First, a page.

June 2017
Volume 58, Issue 8
Open Access
ARVO Annual Meeting Abstract  |   June 2017
Diurnal variation of sensory and tearing responses and symptoms in symptomatic and asymptomatic contact lens wearers
Author Affiliations & Notes
  • Ping Situ
    School of Optometry, Indiana University Bloomington, Bloomington, Indiana, United States
  • Trefford L Simpson
    School of Optometry and Vision Science, University of Waterloo, Waterloo, Ontario, Canada
  • Carolyn G Begley
    School of Optometry, Indiana University Bloomington, Bloomington, Indiana, United States
  • Nancy J Keir
    R & D, CooperVision, Pleasanton, California, United States
  • Footnotes
    Commercial Relationships   Ping Situ, CooperVision (F); Trefford Simpson, CooperVision (F); Carolyn Begley, CooperVision (F); Nancy Keir, CooperVision (E)
  • Footnotes
    Support  This work was supported by a grant from CooperVision and by Grant Number R01EY021794 (Dr. Begley) from the National Eye Institute.
Investigative Ophthalmology & Visual Science June 2017, Vol.58, 3049. doi:
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    • Get Citation

      Ping Situ, Trefford L Simpson, Carolyn G Begley, Nancy J Keir; Diurnal variation of sensory and tearing responses and symptoms in symptomatic and asymptomatic contact lens wearers. Invest. Ophthalmol. Vis. Sci. 2017;58(8):3049.

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      © ARVO (1962-2015); The Authors (2016-present)

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Abstract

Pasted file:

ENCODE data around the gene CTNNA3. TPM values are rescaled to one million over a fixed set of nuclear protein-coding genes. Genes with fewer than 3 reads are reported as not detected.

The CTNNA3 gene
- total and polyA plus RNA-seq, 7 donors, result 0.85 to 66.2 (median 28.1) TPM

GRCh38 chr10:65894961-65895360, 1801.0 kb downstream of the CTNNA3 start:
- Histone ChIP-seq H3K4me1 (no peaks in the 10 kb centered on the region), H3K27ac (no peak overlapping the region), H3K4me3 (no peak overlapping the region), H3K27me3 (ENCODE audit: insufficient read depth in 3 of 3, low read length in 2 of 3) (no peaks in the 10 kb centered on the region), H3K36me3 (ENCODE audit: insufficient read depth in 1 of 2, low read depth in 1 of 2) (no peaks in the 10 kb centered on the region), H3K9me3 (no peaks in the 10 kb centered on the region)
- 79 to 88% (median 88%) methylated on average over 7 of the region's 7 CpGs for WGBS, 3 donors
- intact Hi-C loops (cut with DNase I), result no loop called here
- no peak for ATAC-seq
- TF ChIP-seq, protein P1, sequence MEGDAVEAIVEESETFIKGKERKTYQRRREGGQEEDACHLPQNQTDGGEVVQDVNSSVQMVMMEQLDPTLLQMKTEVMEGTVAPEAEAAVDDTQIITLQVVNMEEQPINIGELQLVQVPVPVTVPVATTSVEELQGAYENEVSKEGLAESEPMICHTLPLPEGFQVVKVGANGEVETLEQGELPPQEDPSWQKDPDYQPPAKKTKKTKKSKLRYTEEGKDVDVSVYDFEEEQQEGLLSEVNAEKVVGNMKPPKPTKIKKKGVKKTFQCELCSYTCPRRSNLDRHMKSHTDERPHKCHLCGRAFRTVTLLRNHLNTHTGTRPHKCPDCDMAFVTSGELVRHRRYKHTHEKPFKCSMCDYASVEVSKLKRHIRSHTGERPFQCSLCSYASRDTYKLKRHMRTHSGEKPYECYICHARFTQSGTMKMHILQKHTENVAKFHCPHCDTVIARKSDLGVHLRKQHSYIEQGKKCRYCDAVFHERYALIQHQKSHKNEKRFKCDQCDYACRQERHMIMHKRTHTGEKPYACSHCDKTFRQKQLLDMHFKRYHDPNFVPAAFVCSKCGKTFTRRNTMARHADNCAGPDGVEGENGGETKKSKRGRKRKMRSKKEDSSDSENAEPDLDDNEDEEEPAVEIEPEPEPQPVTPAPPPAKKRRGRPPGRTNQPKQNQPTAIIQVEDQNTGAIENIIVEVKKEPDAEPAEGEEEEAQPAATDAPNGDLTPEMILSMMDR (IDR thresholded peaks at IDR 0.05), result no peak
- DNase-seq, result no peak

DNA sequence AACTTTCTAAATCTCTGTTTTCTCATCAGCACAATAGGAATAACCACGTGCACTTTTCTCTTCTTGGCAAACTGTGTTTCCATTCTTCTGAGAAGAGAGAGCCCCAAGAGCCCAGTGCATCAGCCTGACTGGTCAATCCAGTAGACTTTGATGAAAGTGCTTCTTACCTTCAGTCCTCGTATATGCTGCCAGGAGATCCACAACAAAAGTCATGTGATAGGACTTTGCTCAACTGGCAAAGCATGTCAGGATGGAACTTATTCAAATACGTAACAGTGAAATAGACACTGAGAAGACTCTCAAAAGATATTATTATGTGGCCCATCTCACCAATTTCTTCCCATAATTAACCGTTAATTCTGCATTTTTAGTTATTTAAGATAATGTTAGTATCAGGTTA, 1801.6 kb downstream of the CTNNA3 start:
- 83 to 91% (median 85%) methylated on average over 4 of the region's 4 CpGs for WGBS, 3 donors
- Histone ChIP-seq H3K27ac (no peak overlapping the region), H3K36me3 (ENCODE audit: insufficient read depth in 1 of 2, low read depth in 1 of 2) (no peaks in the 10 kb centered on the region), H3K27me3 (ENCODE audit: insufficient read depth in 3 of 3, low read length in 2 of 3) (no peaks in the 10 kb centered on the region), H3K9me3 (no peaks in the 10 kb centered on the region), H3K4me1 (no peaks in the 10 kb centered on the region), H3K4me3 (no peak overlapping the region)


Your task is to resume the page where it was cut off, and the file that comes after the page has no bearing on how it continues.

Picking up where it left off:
Purpose : To examine diurnal variation in corneal sensory processing, tearing response and symptoms in symptomatic and asymptomatic contact lens (CL) wearers.

Methods : 51 adapted CL wearers and15 normal non-lens wearer controls participated. CL wearers were subdivided into symptomatic and asymptomatic groups based on comfortable wearing time and Contact Lens Dry Eye Questionnaire-8 score. Detection threshold to cool stimulus was estimated using a Belmonte esthesiometer at baseline (BL) before 9 am and within 1 hour of awakening. Following BL measurement, subjects of the contact lens group wore their contact lenses for approximately 8 hours and threshold was estimated again. For the non-lens wear controls, measurements were repeated at 8 hours after BL. Lower tear meniscus height (TMH) was measured using an OCT prior to threshold measurement and immediately following stimulus detection, and symptoms were assessed using the Current Symptom Questionnaire (CSQ) at BL and 8 hours.

Results : Thresholds did not change during the day in controls and asymptomatic contact lens wearers, but the symptomatic group’s threshold decreased by the end of the day (p<0.001). There was no effect of time-of-day on the tearing response, with TMH being similar at the beginning and end of day (p=0.547). On the other hand, symptoms were greater in the symptomatic group at the end of the day, but not in the asymptomatic and control groups (p=0.004).

Conclusions : These data show that ocular surface changes are generally not occurring during the day illustrated by there being no differences in tearing response in the morning and in the afternoon, but in the symptomatic group, their eyes were more uncomfortable after a day of lens wear. This, therefore, appears to point to “higher” processes being partly responsible for the diurnal symptom change in this group.

This is an abstract that was submitted for the 2017 ARVO Annual Meeting, held in Baltimore, MD, May 7-11, 2017.

 

Average CSQ scores and TMH at the beginning (BL) and end of day (8h) in symptomatic and asymptomatic contact lens wearers and controls

Average CSQ scores and TMH at the beginning (BL) and end of day (8h) in symptomatic and asymptomatic contact lens wearers and controls

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